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My Exhaustive List

by April 28, 2012
filed under Life
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KristineMy name is Kristine. Spelled just that way. No “A” or “Ch,” thank you. I am a storyteller and a language nerd. I come from a very traditional, somewhat conservative family. As I am decidedly not, that does lead to the occasional heated debate, but I don’t ever feel judged for what I believe. I believe in freedom, equality and respect. This is who I am. Now, I don’t actually believe that’s an exhaustive list, as I don’t actually believe that anyone can write an exhaustive list on anyone, but in my list I left something (arguably important) out: I use a wheelchair.

To some people, now I have written an exhaustive list. Hell, to some, I could have started and stopped with just that one thing. I could have made it to the moon and some people would still probably see my equipment first, person second. Generally I joke around and refer to my chair as my “silent partner.” Like a true partner, it’s with me almost everywhere I go, and while it’s not about to spill the secrets of my private life, most of the time it’s far from silent. The truth is that my chair speaks volumes. It tells people mountains of things about me: I’m different. I’m weird. I’m weak. I’m broken. I am a diagnosis on a piece of paper and nothing else.

Of course, I don’t think that everyone thinks that way. But I have had so many people approach me like they are the modern-day white knights come to save the damsel (that’s obviously) in distress, that it’s hard not to get cynical. Here’s the thing: I am strong — you probably don’t want to arm wrestle me—and I am tough. I really don’t care how many cracks stupid girls following me at the LRT station make about how nice it is to be able to stretch their legs (this actually happened). If you don’t matter to me, chances are your words won’t either. Now I know that many of you don’t know me, so where do I get off telling you that my words should matter to you, right? Truthfully I don’t, but I’d rather people listen to what I say, and see what kind of person I am, rather than see the kind of person they think I should be.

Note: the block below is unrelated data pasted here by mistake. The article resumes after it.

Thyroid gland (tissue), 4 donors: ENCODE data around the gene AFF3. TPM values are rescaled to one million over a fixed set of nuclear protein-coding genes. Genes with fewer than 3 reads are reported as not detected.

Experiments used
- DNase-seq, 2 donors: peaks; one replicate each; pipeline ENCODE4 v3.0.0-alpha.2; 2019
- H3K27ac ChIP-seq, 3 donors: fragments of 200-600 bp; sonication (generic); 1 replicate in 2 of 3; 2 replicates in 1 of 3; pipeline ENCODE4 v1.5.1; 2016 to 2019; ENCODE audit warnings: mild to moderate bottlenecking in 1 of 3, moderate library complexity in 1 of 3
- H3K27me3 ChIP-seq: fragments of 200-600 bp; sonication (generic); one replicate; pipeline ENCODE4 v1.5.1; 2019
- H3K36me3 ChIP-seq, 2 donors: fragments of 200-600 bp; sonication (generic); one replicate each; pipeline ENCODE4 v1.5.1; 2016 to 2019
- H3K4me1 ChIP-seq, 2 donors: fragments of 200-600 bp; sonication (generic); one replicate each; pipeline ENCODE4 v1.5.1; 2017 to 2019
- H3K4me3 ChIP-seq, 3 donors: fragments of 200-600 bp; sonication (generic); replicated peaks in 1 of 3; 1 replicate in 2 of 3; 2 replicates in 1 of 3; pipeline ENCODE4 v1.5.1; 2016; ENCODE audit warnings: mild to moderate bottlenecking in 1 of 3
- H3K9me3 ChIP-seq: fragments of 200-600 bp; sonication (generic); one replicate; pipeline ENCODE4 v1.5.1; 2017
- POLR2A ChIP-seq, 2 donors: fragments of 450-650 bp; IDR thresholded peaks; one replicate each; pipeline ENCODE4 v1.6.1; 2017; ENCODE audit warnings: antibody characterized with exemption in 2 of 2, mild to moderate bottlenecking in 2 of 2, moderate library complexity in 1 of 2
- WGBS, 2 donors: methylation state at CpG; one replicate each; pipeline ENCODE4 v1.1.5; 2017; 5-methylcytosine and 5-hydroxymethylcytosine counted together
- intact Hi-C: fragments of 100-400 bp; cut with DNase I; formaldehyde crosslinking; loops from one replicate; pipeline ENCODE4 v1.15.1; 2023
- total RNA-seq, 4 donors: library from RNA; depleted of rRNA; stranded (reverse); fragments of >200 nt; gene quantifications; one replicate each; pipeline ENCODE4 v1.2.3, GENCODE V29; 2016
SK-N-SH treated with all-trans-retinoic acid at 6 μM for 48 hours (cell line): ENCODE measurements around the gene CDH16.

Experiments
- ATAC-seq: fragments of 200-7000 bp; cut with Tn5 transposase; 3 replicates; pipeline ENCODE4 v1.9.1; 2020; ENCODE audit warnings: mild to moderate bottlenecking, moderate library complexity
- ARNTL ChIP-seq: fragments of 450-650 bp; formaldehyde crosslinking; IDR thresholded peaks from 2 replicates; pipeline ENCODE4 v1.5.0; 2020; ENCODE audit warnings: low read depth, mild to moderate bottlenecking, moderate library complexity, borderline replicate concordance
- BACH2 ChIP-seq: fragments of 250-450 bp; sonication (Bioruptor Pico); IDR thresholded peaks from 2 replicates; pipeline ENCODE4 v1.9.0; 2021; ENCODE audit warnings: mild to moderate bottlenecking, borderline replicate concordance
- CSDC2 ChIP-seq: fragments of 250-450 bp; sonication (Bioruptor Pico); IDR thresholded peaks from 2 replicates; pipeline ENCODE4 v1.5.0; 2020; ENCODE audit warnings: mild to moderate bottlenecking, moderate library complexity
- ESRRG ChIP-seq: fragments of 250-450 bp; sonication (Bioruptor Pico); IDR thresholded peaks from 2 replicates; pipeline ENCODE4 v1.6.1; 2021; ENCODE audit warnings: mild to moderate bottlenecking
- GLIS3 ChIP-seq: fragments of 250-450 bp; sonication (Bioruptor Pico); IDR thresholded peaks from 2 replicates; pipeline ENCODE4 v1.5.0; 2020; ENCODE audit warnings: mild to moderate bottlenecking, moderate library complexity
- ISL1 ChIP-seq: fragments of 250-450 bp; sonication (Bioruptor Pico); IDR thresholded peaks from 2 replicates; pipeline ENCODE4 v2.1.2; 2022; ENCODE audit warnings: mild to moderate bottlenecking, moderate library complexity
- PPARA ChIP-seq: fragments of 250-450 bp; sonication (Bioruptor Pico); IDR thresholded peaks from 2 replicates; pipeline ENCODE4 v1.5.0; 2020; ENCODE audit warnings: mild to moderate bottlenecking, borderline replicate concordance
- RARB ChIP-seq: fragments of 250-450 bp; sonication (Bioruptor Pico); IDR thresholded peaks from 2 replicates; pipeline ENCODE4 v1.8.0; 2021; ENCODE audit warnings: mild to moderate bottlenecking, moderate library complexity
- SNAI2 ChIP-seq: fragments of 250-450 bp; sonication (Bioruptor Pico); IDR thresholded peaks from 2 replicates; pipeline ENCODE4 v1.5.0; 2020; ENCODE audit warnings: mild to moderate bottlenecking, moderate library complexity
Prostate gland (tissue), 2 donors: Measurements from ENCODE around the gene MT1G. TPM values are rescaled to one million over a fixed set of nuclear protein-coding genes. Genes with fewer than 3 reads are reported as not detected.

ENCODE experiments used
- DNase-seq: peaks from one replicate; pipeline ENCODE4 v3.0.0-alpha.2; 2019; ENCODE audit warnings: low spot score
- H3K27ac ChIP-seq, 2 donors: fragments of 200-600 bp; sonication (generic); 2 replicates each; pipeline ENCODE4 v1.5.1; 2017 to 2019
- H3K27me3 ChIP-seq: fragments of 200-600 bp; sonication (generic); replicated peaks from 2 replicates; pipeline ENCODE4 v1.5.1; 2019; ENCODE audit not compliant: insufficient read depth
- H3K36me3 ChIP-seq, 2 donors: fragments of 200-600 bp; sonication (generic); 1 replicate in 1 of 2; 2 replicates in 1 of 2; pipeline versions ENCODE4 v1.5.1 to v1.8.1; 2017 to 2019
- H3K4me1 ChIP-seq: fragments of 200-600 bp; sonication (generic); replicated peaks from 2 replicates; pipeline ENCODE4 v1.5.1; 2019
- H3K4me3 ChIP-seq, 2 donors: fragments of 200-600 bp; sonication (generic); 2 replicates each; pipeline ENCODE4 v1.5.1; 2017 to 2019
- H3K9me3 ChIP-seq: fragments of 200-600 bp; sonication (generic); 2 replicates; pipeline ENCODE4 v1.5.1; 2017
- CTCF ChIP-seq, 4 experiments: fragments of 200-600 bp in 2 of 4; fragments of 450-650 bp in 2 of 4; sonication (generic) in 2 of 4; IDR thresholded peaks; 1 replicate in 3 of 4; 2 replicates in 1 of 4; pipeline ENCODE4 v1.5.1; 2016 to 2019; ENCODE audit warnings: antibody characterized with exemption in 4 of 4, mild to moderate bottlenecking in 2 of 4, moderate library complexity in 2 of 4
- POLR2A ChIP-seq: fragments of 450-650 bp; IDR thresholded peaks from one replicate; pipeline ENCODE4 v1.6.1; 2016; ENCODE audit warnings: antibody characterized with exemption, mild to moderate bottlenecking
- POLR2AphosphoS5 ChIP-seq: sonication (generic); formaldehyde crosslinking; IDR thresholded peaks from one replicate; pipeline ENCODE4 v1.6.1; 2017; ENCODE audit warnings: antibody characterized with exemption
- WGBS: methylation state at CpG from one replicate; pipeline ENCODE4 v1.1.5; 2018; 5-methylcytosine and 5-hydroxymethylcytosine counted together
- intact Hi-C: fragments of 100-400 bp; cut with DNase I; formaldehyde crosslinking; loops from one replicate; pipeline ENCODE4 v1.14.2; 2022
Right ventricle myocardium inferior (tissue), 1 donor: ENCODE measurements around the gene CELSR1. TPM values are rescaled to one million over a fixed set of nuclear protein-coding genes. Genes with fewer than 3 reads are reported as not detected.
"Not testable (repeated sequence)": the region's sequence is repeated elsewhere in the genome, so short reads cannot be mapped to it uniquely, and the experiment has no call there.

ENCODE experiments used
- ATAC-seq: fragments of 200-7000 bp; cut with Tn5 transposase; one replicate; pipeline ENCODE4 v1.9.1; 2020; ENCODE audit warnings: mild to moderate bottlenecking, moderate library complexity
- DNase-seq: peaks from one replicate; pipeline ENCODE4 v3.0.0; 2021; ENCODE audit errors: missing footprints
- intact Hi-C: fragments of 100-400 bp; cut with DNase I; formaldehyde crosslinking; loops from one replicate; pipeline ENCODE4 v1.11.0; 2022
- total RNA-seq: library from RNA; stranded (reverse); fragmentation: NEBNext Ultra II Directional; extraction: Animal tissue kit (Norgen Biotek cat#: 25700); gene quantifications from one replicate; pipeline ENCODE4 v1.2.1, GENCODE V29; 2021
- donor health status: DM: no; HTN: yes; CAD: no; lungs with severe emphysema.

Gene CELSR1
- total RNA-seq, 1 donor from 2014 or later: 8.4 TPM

This is not the place if you wanted something fluffy and tear-jerky about “overcoming adversity.” Reading this is not going to become your “good deed of the day” so you can come away from it feeling like a good person because you cared about the cripple. I’ve reached my quota for that. If you don’t look at me as the real-life, rolling, handicap placard, I actually think I have good things to say about life and I might just open your eyes to a perspective you might not have thought of before.

Since my perspective is often times shaped by the fact that I’m in a wheelchair, I am not at all saying that my chair isn’t a part of me and how I see myself. It obviously does, but most of the time my chair is just a chair, one that entitles me to awesome parking. Every time I step — yes, step — out of a car, I see it: The figure of a wheelchair and a person melded as one, confined squarely by two lines. By now, you’ve probably figured out that that’s not me, and I hope you keep reading between the lines to find out what is.


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